NEW TESTAMENT CONTEXTUAL COMMENTARY
by Dr. Robert R. Seyda
GOSPEL OF MATTHEW
It is reasonable to believe that the number who met at Caiaphas’ house was only a small, ad hoc, hand-picked portion of this mighty council. However, we are told that forty years before the destruction of the Temple the Sanhedrin forsook their locale in the Chamber of Hewn Stone and took its seat in the trade Halls, which was another location near the Temple Mount.1 A Jewish genealogist also mentions this: “Forty years before the Temple was destroyed did the Sanhedrin abandon [the Temple] and held its sittings in Hanuth.2”3 In other words, they moved from the Temple Mount inside the walls to the Mount of Olives outside the walls of Jerusalem proper.
With this time-frame being in 30 AD, it fell during the ministry of Jesus. But we also find another contributing factor mentioned: “Capital cases were only dealt with by any court of 23 while the Sanhedrin sat in the Hewn-Stone Chamber of the Temple: the abandoning of their seat, therefore, meant the cessation of judging capital cases.”4 This provides more evidence as to why the High Priest went to Pontius Pilate in order to get the death sentence for Jesus. Rabbi Maimonides adds: “Forty years before the destruction of the Temple, capital punishment was nullified among the Jewish people. Although the Temple was still standing, since the Sanhedrin went into exile (left the Chamber of Hewn Stone) and were not in their place in the Temple, these laws could not be enforced.”5 When we look at this through a figurative lens, we can see the “Hewn Stone” as a symbol of Jesus Christ the stone which the builders threw away, and since this happened just as Jesus’ ministry was beginning, it makes for a graphic illustration of how He, the Cornerstone, was rejected in favor of the stone tablet of Moses.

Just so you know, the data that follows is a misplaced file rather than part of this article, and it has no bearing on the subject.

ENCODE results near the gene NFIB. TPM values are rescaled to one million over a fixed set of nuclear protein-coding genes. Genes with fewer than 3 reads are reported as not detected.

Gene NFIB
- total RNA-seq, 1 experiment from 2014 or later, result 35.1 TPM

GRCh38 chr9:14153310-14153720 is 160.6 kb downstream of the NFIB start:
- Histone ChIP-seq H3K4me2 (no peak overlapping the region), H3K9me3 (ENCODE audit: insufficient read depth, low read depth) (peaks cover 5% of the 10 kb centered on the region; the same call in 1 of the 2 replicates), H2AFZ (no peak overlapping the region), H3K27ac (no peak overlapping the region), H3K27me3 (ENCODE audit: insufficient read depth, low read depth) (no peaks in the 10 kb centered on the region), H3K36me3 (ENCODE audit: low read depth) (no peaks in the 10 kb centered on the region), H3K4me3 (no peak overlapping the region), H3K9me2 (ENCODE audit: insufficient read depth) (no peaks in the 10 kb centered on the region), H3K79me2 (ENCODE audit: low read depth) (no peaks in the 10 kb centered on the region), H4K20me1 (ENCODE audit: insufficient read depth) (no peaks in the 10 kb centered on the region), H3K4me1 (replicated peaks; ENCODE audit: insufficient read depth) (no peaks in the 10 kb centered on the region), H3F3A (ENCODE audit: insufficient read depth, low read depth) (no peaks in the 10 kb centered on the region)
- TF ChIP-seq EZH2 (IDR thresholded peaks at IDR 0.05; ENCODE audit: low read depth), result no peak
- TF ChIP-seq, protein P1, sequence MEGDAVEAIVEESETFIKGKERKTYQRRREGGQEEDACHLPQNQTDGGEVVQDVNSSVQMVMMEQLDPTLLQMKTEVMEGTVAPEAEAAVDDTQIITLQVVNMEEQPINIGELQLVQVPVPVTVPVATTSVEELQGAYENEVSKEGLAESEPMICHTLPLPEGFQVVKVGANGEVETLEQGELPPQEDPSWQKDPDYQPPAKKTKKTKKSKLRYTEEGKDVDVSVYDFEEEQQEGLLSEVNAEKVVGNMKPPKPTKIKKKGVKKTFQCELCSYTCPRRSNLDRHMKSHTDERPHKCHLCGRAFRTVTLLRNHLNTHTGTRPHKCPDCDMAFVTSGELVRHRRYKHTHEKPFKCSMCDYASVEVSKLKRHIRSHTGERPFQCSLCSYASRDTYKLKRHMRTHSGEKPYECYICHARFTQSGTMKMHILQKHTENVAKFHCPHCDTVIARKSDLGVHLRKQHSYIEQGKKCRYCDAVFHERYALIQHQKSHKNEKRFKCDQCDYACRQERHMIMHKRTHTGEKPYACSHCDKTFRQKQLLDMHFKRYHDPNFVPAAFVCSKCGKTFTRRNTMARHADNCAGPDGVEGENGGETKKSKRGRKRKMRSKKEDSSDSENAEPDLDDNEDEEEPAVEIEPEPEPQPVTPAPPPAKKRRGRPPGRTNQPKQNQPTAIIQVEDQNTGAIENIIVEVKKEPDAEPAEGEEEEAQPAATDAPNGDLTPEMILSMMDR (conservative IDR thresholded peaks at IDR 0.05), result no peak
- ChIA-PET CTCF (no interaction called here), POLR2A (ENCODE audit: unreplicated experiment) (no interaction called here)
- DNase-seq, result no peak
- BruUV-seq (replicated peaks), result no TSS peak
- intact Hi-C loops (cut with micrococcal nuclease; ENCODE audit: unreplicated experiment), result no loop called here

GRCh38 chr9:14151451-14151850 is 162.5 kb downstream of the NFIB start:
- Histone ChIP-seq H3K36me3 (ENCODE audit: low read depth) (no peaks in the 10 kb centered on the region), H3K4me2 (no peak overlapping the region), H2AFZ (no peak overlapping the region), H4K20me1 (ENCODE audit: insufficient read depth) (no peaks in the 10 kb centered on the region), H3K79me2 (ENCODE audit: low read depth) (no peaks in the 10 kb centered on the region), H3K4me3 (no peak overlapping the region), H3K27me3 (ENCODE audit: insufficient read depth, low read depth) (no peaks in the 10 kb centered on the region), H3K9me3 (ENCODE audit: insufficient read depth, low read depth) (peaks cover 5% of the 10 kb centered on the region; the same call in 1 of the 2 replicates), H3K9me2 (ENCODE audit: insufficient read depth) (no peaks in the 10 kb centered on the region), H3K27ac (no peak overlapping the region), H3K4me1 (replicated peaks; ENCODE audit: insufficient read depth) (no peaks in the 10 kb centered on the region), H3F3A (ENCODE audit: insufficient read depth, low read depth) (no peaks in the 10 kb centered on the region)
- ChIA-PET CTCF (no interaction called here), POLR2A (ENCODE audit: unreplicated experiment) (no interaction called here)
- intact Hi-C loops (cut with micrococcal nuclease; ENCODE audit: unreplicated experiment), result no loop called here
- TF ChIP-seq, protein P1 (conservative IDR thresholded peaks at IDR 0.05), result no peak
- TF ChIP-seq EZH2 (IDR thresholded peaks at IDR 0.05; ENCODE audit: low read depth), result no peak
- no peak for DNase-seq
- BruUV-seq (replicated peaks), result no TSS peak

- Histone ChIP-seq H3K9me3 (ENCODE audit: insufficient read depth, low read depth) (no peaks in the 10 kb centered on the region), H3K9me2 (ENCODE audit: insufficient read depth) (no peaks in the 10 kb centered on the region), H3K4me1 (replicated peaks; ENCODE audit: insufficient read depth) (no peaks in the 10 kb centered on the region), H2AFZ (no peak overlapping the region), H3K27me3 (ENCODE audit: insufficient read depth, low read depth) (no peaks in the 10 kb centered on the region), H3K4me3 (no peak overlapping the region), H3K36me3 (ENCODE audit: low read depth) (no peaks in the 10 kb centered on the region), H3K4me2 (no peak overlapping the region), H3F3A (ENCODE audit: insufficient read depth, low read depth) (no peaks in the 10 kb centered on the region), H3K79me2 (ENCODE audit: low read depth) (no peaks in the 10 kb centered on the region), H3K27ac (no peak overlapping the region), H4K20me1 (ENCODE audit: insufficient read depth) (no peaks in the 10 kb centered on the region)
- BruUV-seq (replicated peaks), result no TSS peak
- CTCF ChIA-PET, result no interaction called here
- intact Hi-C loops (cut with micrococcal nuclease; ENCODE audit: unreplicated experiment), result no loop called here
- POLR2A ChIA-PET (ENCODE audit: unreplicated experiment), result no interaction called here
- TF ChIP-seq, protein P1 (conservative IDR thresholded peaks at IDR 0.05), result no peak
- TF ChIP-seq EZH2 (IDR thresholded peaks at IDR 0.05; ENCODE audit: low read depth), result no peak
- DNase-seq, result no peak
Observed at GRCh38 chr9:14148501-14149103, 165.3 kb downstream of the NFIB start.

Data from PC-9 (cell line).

Now, as we have seen, by abandoning their traditional meeting place in the Temple and relocating to “Chanoth” (the Sheds or vendor’s stalls), the Sanhedrin could no longer enforce capital punishment, which was their argument to convince Pontius Pilate to act on their behalf.6 Some scholars have raised the question, why did the Sanhedrin not meet in the Temple chamber? Dr. John Gill says, “To me, the reason seems to be that they chose not to meet there, but at the high priest’s palace because of privacy, that it might not be known they were together, and about any affair of the moment; and particularly this: the high priest’s residence was always Jerusalem, and he never removed from there; nor did he go from the Temple over there except at night, or an hour or two during the day; for he had an apartment in the temple, which was called the chamber of the high priest, where he was the whole day.”7